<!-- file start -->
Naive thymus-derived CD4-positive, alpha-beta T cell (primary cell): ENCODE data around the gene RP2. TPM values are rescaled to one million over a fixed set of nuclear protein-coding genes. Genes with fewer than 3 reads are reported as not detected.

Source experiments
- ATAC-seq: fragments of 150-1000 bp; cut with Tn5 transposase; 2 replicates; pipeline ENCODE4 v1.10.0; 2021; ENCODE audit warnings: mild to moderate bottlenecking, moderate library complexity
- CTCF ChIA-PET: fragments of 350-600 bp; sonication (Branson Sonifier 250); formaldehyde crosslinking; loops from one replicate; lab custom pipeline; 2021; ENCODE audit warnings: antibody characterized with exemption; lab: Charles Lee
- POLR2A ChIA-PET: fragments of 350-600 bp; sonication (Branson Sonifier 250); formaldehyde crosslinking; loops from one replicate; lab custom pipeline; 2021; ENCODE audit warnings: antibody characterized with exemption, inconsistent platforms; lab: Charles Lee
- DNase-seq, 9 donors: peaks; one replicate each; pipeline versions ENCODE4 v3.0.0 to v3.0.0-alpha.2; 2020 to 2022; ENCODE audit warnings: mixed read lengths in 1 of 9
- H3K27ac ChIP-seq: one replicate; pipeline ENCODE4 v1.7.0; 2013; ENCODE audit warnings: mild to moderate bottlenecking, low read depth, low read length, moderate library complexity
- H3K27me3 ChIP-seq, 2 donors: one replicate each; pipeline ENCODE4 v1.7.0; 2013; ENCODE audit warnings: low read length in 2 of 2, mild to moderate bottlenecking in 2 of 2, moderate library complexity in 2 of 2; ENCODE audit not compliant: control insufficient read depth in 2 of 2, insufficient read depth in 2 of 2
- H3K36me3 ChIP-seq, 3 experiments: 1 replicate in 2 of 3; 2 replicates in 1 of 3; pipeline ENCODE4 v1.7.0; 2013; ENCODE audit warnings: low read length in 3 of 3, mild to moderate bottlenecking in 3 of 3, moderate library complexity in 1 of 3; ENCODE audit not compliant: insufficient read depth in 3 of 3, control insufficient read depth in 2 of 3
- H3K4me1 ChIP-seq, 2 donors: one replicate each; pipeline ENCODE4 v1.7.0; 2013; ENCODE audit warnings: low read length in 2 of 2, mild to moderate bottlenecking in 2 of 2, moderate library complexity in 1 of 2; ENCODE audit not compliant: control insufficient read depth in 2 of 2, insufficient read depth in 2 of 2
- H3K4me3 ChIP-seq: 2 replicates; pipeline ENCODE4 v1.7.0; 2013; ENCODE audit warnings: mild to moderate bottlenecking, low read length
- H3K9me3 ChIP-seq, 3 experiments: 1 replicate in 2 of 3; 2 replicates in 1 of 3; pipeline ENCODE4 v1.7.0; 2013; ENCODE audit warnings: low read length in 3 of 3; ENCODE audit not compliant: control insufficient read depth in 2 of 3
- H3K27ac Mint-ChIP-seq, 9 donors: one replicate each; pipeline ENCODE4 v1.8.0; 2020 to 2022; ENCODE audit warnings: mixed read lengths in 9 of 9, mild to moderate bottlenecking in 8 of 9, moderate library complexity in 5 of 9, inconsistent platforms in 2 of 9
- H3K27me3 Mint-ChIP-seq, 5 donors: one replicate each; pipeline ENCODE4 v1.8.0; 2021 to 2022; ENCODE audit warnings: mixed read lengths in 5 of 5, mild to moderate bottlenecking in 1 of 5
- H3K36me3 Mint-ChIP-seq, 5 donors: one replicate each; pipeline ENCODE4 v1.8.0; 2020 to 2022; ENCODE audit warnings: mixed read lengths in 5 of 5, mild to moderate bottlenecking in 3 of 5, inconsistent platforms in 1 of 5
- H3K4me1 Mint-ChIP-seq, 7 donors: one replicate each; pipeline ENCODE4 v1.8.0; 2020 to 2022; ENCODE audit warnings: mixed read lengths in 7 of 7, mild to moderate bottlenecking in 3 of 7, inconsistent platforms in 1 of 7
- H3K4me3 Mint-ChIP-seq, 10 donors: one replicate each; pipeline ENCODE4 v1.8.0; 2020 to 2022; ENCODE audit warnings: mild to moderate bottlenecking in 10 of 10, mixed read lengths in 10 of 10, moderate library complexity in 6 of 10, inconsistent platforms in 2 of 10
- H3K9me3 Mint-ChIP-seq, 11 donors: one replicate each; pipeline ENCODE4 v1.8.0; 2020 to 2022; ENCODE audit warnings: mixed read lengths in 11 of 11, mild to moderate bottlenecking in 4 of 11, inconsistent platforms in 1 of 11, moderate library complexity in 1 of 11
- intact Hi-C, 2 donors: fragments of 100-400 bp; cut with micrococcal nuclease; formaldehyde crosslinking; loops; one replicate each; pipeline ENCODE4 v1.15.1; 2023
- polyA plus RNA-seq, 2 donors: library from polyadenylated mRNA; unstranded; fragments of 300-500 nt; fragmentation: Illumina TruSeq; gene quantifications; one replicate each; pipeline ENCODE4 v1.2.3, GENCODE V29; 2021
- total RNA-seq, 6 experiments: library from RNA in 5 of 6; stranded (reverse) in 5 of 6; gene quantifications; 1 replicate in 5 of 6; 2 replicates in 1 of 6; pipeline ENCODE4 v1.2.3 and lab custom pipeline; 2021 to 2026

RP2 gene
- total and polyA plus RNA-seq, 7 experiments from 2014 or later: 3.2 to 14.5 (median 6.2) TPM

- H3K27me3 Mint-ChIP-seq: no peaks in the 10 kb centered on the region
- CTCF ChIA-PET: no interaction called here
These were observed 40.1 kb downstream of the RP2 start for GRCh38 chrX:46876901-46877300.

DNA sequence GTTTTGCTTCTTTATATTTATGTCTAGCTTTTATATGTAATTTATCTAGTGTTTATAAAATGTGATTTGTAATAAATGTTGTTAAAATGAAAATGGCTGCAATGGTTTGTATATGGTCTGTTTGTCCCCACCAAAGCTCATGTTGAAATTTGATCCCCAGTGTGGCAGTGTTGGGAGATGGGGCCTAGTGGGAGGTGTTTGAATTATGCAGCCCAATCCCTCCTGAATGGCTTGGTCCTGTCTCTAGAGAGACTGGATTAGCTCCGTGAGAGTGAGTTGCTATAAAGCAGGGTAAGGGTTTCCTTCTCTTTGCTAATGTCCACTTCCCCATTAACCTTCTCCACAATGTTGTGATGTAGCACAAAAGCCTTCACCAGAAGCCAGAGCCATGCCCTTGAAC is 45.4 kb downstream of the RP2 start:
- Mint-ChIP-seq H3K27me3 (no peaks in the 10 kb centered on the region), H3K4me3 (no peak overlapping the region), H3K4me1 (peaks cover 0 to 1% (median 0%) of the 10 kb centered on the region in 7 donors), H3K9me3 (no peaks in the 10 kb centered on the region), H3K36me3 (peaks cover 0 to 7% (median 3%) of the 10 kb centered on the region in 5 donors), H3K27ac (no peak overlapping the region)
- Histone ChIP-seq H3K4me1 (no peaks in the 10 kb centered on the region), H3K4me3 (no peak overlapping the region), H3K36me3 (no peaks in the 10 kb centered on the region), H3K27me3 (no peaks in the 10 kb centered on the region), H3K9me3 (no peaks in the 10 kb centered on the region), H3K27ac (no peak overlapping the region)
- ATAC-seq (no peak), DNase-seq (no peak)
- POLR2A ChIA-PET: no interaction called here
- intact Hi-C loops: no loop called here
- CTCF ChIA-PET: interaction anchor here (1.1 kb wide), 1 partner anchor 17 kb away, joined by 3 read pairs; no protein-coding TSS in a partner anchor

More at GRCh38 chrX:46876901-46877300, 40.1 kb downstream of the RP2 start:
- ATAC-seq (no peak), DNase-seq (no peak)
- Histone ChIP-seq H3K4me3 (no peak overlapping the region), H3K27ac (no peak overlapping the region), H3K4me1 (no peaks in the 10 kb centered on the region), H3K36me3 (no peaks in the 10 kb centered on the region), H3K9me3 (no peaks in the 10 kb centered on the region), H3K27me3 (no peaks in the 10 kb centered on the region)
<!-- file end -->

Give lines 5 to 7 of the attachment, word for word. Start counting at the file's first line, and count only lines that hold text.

- POLR2A ChIA-PET: fragments of 350-600 bp; sonication (Branson Sonifier 250); formaldehyde crosslinking; loops from one replicate; lab custom pipeline; 2021; ENCODE audit warnings: antibody characterized with exemption, inconsistent platforms; lab: Charles Lee
- DNase-seq, 9 donors: peaks; one replicate each; pipeline versions ENCODE4 v3.0.0 to v3.0.0-alpha.2; 2020 to 2022; ENCODE audit warnings: mixed read lengths in 1 of 9
- H3K27ac ChIP-seq: one replicate; pipeline ENCODE4 v1.7.0; 2013; ENCODE audit warnings: mild to moderate bottlenecking, low read depth, low read length, moderate library complexity